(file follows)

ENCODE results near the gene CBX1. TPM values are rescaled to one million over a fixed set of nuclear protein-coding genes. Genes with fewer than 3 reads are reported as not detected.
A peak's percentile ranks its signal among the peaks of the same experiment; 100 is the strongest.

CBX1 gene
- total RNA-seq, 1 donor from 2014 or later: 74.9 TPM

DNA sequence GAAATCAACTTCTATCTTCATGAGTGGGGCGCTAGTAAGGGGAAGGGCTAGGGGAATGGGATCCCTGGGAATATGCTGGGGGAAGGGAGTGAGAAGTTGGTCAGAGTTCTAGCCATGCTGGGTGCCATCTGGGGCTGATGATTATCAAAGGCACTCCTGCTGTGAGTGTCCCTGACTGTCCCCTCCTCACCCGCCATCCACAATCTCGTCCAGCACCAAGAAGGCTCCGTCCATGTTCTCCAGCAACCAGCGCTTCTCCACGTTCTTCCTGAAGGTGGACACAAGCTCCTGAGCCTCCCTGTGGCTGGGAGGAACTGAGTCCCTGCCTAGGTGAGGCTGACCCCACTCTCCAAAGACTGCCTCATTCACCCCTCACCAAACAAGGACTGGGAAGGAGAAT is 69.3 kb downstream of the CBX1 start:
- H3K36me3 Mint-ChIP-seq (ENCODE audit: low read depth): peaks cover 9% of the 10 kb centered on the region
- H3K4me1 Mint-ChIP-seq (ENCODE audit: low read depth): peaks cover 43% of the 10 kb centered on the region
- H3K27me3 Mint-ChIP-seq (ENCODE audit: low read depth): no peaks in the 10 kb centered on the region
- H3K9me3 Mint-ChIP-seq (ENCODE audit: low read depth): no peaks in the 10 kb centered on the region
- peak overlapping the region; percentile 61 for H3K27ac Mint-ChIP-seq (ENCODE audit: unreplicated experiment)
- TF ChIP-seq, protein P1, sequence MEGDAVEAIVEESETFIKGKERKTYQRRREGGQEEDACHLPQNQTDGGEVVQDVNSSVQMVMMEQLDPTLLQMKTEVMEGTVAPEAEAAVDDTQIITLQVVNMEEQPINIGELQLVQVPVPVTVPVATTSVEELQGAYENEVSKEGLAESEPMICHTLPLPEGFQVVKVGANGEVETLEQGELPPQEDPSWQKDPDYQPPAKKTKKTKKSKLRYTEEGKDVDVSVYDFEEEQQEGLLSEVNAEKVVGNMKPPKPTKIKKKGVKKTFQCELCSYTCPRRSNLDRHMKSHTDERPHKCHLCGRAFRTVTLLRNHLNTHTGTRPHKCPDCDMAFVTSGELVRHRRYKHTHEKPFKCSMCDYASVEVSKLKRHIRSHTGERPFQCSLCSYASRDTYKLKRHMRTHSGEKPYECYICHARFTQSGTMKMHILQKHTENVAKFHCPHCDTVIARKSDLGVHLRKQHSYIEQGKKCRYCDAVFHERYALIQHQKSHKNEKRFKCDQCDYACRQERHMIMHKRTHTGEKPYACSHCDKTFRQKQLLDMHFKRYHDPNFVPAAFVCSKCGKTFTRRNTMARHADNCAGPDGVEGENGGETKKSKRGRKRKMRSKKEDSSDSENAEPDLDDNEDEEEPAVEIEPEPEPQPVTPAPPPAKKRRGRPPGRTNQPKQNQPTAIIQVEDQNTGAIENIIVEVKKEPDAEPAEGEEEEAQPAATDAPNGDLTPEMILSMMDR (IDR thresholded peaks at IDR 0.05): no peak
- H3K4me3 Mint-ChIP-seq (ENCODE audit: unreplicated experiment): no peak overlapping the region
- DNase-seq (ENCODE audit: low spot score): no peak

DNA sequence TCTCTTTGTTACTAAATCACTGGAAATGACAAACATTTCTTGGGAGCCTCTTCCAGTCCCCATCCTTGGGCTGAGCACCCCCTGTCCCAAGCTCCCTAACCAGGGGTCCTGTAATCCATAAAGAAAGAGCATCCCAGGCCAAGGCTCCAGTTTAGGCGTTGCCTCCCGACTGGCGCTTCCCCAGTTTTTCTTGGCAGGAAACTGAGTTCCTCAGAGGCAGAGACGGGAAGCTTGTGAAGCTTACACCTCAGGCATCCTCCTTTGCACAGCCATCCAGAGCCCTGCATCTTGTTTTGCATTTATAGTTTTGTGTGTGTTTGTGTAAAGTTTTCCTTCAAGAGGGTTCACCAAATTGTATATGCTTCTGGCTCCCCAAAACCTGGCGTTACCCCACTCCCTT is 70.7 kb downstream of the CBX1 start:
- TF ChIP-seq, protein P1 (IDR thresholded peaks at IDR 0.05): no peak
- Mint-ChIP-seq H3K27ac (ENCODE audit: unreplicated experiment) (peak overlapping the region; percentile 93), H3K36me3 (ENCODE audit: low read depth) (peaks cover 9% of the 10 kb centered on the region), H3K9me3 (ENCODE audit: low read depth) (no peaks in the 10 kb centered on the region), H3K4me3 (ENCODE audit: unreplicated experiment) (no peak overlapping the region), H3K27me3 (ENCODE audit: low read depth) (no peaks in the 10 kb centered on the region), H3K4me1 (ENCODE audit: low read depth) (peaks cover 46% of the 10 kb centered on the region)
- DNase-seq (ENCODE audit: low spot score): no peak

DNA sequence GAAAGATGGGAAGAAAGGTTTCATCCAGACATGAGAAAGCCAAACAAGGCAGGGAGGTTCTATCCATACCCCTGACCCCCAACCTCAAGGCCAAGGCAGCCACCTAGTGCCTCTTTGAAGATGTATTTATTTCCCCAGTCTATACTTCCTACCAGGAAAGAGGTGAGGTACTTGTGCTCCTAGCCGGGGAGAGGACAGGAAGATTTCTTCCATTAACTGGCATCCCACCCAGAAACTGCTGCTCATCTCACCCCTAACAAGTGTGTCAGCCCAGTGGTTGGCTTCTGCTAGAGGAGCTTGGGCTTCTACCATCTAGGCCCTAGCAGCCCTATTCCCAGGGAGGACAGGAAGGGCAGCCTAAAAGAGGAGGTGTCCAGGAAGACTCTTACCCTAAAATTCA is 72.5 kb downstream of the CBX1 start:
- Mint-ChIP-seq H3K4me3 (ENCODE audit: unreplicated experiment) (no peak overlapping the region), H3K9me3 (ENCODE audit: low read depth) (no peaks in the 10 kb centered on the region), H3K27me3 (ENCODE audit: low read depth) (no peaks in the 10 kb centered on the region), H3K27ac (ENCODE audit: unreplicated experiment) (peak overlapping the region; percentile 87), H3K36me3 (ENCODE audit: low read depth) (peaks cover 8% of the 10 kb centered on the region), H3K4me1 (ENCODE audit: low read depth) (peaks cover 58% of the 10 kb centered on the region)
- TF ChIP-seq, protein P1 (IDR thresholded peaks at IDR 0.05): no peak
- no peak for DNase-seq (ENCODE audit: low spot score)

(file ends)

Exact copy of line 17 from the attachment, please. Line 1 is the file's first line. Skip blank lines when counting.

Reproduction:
- DNase-seq (ENCODE audit: low spot score): no peak